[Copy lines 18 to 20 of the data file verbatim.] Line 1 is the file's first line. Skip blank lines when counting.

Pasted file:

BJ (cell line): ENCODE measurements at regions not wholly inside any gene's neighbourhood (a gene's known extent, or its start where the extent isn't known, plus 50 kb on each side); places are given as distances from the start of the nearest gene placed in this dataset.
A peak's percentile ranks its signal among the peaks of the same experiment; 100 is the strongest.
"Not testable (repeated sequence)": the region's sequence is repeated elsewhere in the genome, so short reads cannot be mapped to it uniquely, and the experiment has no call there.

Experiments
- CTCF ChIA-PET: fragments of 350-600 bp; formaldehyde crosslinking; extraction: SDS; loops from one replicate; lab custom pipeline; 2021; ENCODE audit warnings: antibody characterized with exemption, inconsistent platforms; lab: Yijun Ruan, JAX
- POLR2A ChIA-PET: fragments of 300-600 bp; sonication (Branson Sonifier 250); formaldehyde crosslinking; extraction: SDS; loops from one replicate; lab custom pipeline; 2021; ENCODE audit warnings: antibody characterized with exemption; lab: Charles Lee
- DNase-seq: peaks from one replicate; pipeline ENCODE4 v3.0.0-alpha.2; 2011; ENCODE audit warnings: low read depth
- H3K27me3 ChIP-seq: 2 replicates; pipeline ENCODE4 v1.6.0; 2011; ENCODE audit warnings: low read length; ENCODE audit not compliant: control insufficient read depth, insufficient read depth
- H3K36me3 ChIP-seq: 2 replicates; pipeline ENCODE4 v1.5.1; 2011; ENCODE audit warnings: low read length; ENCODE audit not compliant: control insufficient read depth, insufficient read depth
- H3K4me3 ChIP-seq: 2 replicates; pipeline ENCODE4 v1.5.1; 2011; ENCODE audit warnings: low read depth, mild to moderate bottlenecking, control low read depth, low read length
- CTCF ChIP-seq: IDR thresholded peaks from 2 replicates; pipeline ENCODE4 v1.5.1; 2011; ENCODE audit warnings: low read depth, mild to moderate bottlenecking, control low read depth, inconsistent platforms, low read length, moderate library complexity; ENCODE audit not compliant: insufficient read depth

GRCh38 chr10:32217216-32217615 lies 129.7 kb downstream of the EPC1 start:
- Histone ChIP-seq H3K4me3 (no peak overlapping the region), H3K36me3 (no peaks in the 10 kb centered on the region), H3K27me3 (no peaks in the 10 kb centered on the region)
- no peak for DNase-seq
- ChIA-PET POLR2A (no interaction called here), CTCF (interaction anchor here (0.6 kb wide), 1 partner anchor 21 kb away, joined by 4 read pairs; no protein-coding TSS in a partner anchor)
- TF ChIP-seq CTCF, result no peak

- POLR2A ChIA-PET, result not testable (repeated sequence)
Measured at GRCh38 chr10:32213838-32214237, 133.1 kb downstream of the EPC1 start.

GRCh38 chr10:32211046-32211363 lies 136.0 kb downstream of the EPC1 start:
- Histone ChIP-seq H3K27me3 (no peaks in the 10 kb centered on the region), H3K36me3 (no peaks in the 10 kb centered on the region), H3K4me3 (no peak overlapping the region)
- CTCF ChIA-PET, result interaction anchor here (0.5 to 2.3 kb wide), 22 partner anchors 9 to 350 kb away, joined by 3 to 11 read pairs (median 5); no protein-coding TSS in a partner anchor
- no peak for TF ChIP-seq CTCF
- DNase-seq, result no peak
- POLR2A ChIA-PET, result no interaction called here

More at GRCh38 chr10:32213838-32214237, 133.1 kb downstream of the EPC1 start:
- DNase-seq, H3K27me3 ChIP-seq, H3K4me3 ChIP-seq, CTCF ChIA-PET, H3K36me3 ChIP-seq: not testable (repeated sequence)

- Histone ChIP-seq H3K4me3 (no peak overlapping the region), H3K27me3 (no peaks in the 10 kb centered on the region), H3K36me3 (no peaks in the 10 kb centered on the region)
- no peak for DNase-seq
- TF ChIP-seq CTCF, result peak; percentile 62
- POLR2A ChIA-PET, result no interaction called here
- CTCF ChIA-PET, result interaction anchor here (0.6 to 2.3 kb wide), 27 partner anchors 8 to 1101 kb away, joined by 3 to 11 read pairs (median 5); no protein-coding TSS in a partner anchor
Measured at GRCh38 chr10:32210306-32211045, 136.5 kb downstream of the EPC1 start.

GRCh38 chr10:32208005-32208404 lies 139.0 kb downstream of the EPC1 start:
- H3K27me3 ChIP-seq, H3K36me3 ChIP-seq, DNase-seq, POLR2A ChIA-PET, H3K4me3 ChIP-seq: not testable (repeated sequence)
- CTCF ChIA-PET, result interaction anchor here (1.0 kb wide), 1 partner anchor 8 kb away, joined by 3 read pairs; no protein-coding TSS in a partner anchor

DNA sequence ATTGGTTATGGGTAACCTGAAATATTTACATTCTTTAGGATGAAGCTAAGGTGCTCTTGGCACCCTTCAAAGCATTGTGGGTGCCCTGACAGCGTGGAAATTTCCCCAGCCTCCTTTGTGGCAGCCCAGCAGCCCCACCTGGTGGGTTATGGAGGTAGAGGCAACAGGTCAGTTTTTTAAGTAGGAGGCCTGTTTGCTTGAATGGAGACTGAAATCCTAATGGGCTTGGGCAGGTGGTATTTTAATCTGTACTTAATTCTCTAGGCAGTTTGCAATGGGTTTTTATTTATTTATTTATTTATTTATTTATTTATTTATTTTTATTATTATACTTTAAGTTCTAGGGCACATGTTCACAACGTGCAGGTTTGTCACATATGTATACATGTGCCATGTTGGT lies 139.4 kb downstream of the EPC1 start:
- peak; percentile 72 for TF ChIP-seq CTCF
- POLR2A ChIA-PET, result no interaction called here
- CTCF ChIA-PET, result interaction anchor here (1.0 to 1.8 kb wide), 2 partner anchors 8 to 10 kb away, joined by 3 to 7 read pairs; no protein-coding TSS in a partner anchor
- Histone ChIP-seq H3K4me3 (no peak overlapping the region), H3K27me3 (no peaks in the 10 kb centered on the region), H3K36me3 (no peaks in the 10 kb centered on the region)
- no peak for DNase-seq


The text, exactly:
Measured at GRCh38 chr10:32213838-32214237, 133.1 kb downstream of the EPC1 start.

GRCh38 chr10:32211046-32211363 lies 136.0 kb downstream of the EPC1 start:
- Histone ChIP-seq H3K27me3 (no peaks in the 10 kb centered on the region), H3K36me3 (no peaks in the 10 kb centered on the region), H3K4me3 (no peak overlapping the region)